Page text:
How are they doing it?

ROBERT TYCHKOWSKI -- Sun Media

, Last Updated: 9:50 AM ET

MINNESOTA -- Common sense and logic tell you this isn't possible.

That it shouldn't be happening.

It goes against all reason that a team loses its highest paid defenceman, its first line centre, its captain and its starting goalie, setting a new club record for man games lost to injury, and comes out of it better than than they were when everyone was healthy.

And not just a little better. Waaaaaay better.

ODDS ARE UNBELIEVABLE

Why is a team that couldn't score to save its life when all hands were on deck now averaging five a night, having chased three goalies in the last four games?

How is a team that spent most of the season languishing in 14th place suddenly one of the hottest, most feared teams in the NHL?

"It's just all development of good players," said head coach Craig MacTavish, whose club brings a 12-3 run into tonight's rematch with the Minnesota Wild. "They're good players and it all came together at once."

Tom Gilbert, Denis Grebeshkov, Kyle Brodziak, Curtis Glencross, Robert Nilsson, Andrew Cogliano and Sam Gagner came together and changed the face of the team overnight.

The Oilers don't have to play blue-collar, lunch-pail, dump-and-chase, off the glass and out hockey anymore.

Since the kids took over, it's all about speed and skill and a lot of teams are having serious trouble dealing with it.

"You keep waiting, thinking, 'OK, it's going to end at some point,' " said MacTavish. "They're not going to be as productive, or they're going to have a bad game. But they just bring it. And with Hemmer (Ales Hemsky) playing the way that he's playing, he's as good as anybody in the game. He makes a spectacular play every time he's out there."

Would the future of the Oilers still be carrying today's team if Edmonton hadn't been cursed with injuries all year? Or was all that bad luck really the best thing that ever happened to this team?

MacTavish says the cream would have risen to the top no matter what.

"There's no stopping guys who can play like that," he said. "We all know the answer to the question: Do players develop because they get the opportunity or do they create the opportunity? Quite clearly, you create the opportunity. Those guys are all good players, they were going to develop. They were going to make me play them."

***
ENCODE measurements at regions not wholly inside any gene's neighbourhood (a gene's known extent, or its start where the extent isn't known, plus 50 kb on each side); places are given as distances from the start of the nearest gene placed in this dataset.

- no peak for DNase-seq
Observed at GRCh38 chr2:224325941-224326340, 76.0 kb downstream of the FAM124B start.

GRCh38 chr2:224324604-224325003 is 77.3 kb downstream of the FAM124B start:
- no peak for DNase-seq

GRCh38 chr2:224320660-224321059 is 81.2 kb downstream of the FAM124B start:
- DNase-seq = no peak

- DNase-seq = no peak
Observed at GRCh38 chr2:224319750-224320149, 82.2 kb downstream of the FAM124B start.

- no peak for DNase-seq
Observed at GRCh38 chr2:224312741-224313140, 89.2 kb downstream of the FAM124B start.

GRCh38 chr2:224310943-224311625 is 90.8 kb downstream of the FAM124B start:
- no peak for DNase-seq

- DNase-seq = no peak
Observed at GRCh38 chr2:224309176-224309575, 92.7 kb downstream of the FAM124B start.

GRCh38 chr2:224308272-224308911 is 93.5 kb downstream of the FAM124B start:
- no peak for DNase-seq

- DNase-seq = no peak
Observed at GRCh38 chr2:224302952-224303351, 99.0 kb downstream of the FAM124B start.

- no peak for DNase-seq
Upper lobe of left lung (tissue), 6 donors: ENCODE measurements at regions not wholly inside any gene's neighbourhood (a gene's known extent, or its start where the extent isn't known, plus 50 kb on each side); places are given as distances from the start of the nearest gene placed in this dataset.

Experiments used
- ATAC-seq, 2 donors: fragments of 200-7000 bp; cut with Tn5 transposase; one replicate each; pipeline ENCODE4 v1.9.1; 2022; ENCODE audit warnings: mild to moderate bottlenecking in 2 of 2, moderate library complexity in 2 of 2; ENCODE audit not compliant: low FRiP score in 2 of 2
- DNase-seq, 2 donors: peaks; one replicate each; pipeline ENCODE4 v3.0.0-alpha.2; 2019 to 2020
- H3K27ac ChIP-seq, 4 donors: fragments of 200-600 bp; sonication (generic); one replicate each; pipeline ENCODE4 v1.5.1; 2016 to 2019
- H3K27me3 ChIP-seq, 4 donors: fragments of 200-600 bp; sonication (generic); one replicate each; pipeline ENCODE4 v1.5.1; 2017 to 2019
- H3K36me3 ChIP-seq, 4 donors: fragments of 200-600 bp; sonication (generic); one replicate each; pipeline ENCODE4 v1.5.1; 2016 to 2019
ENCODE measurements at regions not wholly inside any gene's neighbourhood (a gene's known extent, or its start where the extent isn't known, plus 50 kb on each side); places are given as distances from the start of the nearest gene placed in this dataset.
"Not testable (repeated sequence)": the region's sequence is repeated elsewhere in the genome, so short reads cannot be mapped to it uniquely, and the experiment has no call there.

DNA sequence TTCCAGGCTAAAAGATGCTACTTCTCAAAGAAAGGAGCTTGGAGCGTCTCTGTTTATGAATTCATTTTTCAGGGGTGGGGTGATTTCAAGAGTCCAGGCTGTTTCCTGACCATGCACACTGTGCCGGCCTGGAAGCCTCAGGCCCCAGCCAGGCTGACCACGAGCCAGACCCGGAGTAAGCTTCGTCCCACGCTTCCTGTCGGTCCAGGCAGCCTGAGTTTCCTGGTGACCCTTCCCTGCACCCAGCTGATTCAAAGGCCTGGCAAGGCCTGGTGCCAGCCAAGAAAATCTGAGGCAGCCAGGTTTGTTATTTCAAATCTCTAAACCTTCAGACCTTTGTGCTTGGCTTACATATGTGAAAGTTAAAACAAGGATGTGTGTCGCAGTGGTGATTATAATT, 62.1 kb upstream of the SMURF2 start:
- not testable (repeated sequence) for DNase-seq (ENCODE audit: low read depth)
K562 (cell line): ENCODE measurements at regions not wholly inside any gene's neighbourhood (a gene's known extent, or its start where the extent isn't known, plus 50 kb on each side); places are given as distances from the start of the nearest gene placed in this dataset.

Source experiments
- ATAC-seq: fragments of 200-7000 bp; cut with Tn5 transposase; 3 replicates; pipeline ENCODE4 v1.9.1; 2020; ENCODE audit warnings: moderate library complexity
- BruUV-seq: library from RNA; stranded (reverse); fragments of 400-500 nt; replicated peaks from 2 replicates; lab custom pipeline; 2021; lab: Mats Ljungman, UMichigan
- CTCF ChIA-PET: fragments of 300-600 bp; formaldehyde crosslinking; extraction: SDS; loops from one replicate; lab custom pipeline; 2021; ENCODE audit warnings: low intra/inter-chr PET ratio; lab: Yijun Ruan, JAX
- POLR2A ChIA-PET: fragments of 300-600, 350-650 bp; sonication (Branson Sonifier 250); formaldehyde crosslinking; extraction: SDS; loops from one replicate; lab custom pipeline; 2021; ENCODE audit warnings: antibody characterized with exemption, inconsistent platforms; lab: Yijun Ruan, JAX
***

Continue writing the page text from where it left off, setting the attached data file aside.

Now they're making it hard to play against them.

"It's hard to explain," Kyle Brodziak of the month-long charge. "Everyone over the course of the year has improved quite a bit and right now guys are just really excited."

They vowed not to use the 300-plus man games lost to injury as a reason to accept defeat, and they haven't.

Nobody even talks about the injuries anymore, except to marvel at what a great job they've done overcoming them.

"We weren't going to let anyone get away with using that as a crutch," said Steve Staios. "We can assess things after, in the off-season, about where we were and what we did. But right now the focus is on playing the games, playing hard for one another. That's the only way that I felt we could approach it."

When everyone else left them for dead, the 14th place Oilers huddled up and promised each other the last 20 games of the season wouldn't be a repeat of last season's stretch dive.

KEPT THINGS POSITIVE

"We addressed our situation, and it didn't look very good," said Staios. "We knew we were in a difficult situation. We just kept things positive, kept the energy up."

Now young and old alike are riding that energy.

"Everything that's happened has come from within these walls," said Dustin Penner. "It's rewarding in itself, what we've done, but it's not over yet. We have a lot of work to do, but we can see the light at the end of the tunnel. We have a lot of belief in this room, in this team, and we're putting it on the ice right now."


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